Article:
The hypothesis for the research was that Bluewater Health's adaptive environment would positively impact work process/productivity, staff satisfaction, communication, and staff health and safety – resulting in improved patient care. In both pre- and post-move environments, data was gathered to answer the following questions:
Work process/productivity. What physical environment issues and/or barriers inhibit staff from carrying out their predetermined work processes?
Communication and collaboration. How do individuals communicate and collaborate? What factors inhibit communication and collaboration? What sources of data are used to inform decisions that are being made? How is mentoring and support achieved?
Human factors. What physical environment attributes inhibit staff’s ability to work in a safe and comfortable manner to reduce the risk of injury?
The observational research made use of quantitative real-time practice data. It was conducted by Workflow Integrity Network (WIN) using Function Analysis, its proprietary work-sampling methodology, as one of the primary sources of data collection. To measure the effects of change on critical staff activities in the built environment, WIN conducted five days of continuous observation in both the old and new buildings. Equipped with hand held devices, data gatherers “shadowed” nurses working in Ambulatory Care, the Intensive Care Unit, and the Emergency Department for their full 12-hour shift each day.
Initial Positive Responses, But Not Everywhere
While observations focused on nursing staff, surveys were distributed to all direct patient-care staff within the three units. The same questions were asked both before and after the move to the new building so that changes in the established metrics could be assessed.
Here’s what the research revealed:
Work process/productivity/workflow. Productivity of nurses in Ambulatory Care (+3 percent) and the Intensive Care Unit (+6 percent) increased from pre- to post-survey, while in the Emergency Department (-1 percent) it decreased. (Note: Even the smallest changes in productivity have a significant impact according to a Canadian Nurses Association 2009 study of nursing shortages, “by increasing productivity just 1 percent a year, the shortage of 60,000 nurses in Canada could be reduced by close to half by 2022.”)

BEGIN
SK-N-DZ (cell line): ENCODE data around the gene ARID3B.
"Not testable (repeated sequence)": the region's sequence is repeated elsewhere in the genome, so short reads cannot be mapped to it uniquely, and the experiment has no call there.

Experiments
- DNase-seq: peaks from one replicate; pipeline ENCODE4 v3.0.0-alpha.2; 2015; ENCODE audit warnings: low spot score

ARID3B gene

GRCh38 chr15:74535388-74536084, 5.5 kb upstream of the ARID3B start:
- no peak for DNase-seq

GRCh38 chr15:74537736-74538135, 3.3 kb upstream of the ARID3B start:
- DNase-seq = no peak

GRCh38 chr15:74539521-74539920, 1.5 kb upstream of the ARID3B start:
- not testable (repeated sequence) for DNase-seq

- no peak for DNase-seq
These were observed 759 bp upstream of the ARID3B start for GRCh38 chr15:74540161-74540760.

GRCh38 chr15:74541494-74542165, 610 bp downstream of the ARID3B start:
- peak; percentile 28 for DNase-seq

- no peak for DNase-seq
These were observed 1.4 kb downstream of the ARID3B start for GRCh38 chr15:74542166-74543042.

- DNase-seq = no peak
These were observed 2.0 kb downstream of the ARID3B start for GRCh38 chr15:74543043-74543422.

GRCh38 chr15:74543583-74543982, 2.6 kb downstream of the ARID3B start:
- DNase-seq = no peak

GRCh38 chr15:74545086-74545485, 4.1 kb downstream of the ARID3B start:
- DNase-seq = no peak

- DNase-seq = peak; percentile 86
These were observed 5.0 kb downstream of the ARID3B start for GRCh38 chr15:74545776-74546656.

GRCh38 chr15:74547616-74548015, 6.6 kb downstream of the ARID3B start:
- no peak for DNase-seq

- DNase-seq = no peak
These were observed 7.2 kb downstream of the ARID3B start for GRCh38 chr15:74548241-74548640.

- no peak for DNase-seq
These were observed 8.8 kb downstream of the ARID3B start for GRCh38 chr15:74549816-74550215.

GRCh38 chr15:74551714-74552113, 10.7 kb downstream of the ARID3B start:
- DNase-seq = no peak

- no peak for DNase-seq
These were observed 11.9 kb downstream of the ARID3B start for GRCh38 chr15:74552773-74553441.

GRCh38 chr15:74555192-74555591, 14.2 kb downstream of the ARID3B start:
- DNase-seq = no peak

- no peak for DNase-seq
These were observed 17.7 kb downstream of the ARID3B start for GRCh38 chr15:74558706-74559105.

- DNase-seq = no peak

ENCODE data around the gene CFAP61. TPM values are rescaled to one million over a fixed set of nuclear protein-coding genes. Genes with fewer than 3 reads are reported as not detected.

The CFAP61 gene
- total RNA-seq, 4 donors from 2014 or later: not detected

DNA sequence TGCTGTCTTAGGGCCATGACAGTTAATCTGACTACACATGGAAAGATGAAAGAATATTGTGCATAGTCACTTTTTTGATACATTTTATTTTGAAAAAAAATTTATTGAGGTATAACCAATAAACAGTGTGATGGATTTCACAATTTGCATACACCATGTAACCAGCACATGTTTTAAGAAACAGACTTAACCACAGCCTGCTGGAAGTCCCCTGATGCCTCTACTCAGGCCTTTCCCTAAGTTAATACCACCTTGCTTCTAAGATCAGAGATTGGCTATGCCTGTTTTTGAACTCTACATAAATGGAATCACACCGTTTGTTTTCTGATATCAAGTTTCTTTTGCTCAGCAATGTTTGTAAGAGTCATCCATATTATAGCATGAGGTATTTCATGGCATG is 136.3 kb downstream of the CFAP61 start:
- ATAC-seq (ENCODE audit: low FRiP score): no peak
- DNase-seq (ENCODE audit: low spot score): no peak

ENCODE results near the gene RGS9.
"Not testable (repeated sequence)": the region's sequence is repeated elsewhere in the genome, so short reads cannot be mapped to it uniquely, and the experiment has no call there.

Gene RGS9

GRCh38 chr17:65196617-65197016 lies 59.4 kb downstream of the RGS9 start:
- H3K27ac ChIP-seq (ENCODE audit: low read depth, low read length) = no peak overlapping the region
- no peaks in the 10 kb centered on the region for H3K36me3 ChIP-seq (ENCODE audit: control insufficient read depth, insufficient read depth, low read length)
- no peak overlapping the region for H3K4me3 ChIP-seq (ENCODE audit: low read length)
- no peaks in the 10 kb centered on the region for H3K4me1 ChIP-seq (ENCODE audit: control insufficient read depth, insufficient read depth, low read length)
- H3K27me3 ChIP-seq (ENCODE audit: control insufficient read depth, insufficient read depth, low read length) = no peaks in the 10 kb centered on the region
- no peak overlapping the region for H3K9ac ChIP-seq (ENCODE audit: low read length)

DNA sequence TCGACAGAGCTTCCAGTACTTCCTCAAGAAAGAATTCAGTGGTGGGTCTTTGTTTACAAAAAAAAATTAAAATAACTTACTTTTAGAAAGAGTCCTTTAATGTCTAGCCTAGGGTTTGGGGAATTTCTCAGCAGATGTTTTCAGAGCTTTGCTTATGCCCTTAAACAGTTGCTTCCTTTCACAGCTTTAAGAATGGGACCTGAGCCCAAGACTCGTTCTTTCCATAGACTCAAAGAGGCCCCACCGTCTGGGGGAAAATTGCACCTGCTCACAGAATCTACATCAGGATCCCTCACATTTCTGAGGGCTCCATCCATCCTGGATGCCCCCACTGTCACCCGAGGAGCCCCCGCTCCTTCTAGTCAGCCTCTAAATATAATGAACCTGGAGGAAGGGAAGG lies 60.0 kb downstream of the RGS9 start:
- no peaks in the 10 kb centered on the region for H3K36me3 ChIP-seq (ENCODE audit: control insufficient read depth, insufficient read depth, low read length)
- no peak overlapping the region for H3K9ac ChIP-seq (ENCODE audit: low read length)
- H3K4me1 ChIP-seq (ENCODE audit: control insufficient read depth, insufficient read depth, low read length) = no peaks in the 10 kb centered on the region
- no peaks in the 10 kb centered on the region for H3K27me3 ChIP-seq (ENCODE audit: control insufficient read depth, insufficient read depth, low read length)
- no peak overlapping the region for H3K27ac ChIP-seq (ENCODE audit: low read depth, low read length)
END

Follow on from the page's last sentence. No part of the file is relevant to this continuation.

Staff satisfaction. Nurses in Ambulatory Care (+22 percent) and the Intensive Care Unit (+17 percent) were satisfied with the new environment. Nurses in the Emergency Department (-2 percent) were not.
Communication. Communication with patients represented between 9 and 24 percent of the nurses' time in all three departments. While the physical space accommodated communication and collaboration, patient face time was lower than expected but created a baseline from which to work.
Human Factors. Among the most significant findings was that in both pre- and post- environments nurses (1) spent 80 percent of their seated time either leaning forward or perched on the front their chairs and (2) repeatedly had to reach for work-process tools. Virtually no staff members adjusted their chairs for improved back support.
While nurses in Ambulatory Care and the Intensive Care Unit were positively impacted by their new work environments, those in the Emergency Department were less satisfied and less productive than they had been in the old facility. Why this disparity? What wasn’t working out in the new Emergency Department environment?
One contributing factor was that the space had been programmed and designed six years prior to move-in, evidence of the prolonged, complex process of building a new hospital. The initial design, for example, hadn't planned for Accudose medication-dispensing machines, which consume a lot of space. Also, the process hadn't provided staff members with a way to visualize the space until they actually moved into it. “It's virtually impossible for a design that is one snapshot in time to support an ever-changing environment like healthcare,” says Julie Sless. “Keeping up with the rapid pace of change—in terms of technology, new medical practices and procedures, evolving regulations, shifting patient demographics—is a real design challenge. A lot changes in six years.”
Dealing with Issues in the Emergency Department
Recognizing this, and looking to identify specific issues and solutions at Bluewater, Sless, Gail Allen, and Janet Zeigler, Herman Miller Healthcare director of Healthcare Consulting, worked closely with the staff and management of the Emergency Department. “We knew that our people in Emergency were struggling with their space,” says Lisa Regan, director of Transition Planning at Bluewater Health. They spent hours and hours looking at staff flow and patient flow, especially in triage.” As they did, they saw firsthand that the design of the triage and registration space was tight, hindering accessibility, and compromising privacy and patient confidentiality. They also saw that the medication preparation space and work space at the care station for the high- and low-acuity areas in the Emergency Department was vulnerable to congestion and distraction during busy times.